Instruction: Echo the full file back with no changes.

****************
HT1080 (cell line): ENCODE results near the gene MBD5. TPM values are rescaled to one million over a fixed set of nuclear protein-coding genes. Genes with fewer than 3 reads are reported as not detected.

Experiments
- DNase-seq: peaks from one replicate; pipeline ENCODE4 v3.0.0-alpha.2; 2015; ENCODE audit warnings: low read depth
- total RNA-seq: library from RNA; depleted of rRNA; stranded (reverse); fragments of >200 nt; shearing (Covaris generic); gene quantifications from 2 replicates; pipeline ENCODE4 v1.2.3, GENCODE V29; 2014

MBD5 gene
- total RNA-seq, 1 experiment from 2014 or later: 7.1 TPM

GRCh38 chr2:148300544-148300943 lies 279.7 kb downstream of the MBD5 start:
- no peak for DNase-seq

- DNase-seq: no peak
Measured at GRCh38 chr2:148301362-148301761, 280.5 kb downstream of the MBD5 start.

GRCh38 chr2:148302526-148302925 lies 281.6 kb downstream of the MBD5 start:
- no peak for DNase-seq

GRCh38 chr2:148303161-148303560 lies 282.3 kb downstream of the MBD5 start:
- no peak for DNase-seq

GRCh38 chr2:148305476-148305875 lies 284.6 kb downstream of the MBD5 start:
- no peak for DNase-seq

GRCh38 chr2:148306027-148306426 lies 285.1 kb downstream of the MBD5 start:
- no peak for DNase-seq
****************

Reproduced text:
HT1080 (cell line): ENCODE results near the gene MBD5. TPM values are rescaled to one million over a fixed set of nuclear protein-coding genes. Genes with fewer than 3 reads are reported as not detected.

Experiments
- DNase-seq: peaks from one replicate; pipeline ENCODE4 v3.0.0-alpha.2; 2015; ENCODE audit warnings: low read depth
- total RNA-seq: library from RNA; depleted of rRNA; stranded (reverse); fragments of >200 nt; shearing (Covaris generic); gene quantifications from 2 replicates; pipeline ENCODE4 v1.2.3, GENCODE V29; 2014

MBD5 gene
- total RNA-seq, 1 experiment from 2014 or later: 7.1 TPM

GRCh38 chr2:148300544-148300943 lies 279.7 kb downstream of the MBD5 start:
- no peak for DNase-seq

- DNase-seq: no peak
Measured at GRCh38 chr2:148301362-148301761, 280.5 kb downstream of the MBD5 start.

GRCh38 chr2:148302526-148302925 lies 281.6 kb downstream of the MBD5 start:
- no peak for DNase-seq

GRCh38 chr2:148303161-148303560 lies 282.3 kb downstream of the MBD5 start:
- no peak for DNase-seq

GRCh38 chr2:148305476-148305875 lies 284.6 kb downstream of the MBD5 start:
- no peak for DNase-seq

GRCh38 chr2:148306027-148306426 lies 285.1 kb downstream of the MBD5 start:
- no peak for DNase-seq